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Technical Article => Programming =>  Programming

3 meanings of Stack

  sonic0002      2014-02-24 04:56:46      2,064    1

We may frequently see stack when we read programming books. But many times we may be confused about the different meanings of it. This term actually has three common meanings. Here we explain the three different meanings of Stack in programming.

1. Data structure

The first meaning of Stack defines a method for storing data. Its feature is LIFO9Last In First Out). In this data structure, data are accumulated level by level. The data last put in is added at the top of the stack. When using the data, the top one is first popped out from the stack.


There are usually some methods related to this data structure implementation:

push() : Put one item at the top of the stack

pop() : Remove one item from the top of the stack

top() : Return the top item of the stack

isEmpty() : Check whether the stack contains any item

2. Code execution

The second meaning is usually called call stack which is referring to the calling order of different instructions of a program. Take a Java program as example:

class Student{
    int age;              
    String name;      

    public Student(int Age, String Name)
        this.age = Age;
    public void setName(String Name)
    { = Name;

public class Main{
    public static void main(String[] args) {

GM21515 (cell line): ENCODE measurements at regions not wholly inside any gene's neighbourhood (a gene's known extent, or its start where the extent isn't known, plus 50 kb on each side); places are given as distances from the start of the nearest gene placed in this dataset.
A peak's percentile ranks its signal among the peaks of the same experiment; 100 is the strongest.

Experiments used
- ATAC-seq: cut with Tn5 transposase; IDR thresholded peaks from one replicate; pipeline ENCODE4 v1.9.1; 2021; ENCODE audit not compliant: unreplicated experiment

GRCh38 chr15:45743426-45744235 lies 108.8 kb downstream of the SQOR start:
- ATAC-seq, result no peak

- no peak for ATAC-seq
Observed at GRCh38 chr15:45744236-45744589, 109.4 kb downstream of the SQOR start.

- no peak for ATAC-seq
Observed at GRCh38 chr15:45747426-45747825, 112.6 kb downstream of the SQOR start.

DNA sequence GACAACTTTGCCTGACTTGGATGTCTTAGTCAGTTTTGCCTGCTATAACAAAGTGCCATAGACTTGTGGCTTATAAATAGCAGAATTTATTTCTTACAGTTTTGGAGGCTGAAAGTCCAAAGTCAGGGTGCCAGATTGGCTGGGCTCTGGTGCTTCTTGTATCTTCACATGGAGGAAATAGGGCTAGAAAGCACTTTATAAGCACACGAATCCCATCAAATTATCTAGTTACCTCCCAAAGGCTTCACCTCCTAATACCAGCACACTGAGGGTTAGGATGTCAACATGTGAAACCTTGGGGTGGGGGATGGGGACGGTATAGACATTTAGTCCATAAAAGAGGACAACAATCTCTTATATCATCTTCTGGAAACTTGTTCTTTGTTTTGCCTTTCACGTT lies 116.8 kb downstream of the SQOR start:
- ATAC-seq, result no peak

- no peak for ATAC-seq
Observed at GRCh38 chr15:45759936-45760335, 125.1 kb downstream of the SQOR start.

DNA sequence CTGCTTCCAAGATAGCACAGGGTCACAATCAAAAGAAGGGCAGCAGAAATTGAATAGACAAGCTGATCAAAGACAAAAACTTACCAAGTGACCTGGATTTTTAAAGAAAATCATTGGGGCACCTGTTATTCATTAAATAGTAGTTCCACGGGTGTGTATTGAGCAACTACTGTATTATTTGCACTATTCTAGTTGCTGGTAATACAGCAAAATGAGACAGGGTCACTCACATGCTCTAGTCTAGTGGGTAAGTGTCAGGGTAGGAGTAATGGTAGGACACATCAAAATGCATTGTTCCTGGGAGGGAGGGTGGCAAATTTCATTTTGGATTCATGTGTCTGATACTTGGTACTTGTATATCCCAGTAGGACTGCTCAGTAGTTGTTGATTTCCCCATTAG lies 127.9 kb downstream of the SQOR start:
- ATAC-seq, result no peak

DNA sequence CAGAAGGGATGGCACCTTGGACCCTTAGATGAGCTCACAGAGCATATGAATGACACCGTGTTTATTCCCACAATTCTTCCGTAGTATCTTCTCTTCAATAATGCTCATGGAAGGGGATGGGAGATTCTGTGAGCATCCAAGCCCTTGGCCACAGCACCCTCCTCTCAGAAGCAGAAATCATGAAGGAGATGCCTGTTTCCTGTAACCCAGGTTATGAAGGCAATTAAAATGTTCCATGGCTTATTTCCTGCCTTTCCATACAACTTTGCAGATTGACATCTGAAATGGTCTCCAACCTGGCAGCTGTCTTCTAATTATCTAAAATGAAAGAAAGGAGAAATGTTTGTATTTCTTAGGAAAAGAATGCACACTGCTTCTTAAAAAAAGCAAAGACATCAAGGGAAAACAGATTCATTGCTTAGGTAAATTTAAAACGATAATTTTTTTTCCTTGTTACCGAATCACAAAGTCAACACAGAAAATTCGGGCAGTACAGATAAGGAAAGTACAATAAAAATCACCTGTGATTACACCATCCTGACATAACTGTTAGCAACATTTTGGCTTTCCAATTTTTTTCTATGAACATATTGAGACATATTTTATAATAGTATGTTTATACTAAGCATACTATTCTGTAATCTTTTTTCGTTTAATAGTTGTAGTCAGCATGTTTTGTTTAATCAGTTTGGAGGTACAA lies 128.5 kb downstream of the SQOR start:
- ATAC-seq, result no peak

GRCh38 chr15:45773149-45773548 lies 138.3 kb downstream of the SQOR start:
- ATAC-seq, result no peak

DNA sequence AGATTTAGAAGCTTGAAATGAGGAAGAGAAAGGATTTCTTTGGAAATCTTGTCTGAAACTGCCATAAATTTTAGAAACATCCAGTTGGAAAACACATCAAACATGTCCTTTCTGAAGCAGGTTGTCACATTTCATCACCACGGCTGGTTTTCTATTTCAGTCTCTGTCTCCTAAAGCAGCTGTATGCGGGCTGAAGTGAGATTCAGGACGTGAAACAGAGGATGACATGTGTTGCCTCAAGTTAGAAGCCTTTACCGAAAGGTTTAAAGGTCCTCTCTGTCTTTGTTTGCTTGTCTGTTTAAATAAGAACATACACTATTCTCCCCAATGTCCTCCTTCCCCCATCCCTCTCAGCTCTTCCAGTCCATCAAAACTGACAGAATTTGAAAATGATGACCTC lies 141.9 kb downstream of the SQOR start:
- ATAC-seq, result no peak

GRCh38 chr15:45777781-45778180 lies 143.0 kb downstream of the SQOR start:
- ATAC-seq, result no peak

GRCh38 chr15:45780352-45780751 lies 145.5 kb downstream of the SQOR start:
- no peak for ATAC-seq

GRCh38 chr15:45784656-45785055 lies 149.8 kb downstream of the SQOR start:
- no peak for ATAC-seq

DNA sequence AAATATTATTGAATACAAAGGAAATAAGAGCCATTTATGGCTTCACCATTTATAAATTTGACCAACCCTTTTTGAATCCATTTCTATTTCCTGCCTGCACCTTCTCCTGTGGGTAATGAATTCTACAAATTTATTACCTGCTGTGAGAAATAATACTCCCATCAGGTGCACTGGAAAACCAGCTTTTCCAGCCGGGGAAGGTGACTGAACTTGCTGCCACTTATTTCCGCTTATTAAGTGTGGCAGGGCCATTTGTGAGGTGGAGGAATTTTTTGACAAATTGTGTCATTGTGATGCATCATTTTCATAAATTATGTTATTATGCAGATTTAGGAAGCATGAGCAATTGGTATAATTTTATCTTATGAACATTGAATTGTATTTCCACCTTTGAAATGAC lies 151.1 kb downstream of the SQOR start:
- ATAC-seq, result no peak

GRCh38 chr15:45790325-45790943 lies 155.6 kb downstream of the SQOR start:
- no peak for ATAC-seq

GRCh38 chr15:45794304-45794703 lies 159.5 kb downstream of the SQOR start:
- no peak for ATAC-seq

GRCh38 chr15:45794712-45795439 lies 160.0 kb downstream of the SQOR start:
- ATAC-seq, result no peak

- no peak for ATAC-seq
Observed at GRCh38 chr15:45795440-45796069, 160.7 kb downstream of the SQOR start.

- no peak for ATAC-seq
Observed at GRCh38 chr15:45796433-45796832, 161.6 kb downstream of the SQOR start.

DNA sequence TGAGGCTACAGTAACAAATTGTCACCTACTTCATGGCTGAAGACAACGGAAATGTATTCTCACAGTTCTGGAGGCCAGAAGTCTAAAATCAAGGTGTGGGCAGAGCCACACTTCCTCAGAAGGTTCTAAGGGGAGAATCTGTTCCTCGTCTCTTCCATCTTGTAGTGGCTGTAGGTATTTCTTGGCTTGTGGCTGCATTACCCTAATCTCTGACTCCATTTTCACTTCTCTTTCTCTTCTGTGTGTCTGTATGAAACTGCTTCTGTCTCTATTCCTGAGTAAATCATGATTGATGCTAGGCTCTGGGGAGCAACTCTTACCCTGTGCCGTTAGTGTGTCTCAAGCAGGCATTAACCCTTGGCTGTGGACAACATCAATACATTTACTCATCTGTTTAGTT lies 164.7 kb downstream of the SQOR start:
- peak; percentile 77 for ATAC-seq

Student s;           
            s = new Student(23,"Jonh");

When above code snippet is executed, the first method is called is main(), an instance of Student will be created inside main method. When creating Student instance, the constructor of it is called. Within this constructor, the setName() method is called.


3. Memory location

The last one is the memory location to store data. When a program is running, a block of memory is allocated to store the different data objects created. Generally, there would be two kinds of memory space : stack and heap.

The main difference between stack and heap is stack is structural, each section is stored in order and the size of each block is known to the user. While heap can store data in any order. This is also why stack access speed is faster than heap.

The general rule is local variables are stored on stack while global variables are stored in heap. See below example:

public void Method1()
    int i=4;

    int y=2;

    class1 cls1 = new class1();

There are three variables in above method: i,y and cls1. Among them, i and y are integers, the memory taken by them are known. And they are local variables and accessed only in the method itself. So these two will be stored on the stack. cls1 is also a local variable, but it refers to an object instance which has unknown memory size. The variable itself is on the stack but the object it points to is stored in the heap.


When the execution of Method1 is completed, the whole stack allocated to the method will be vanished. This means i, y and cls1 will be cleared. But the object referenced by cls1 will be still in the heap until the garbage collector runs later. So usually memory leaks happen in the heap.

Author : 阮一峰 Source :



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net936 [Reply]@ 2014-03-03 20:11:24

thank you , I have learnt some knowledge 


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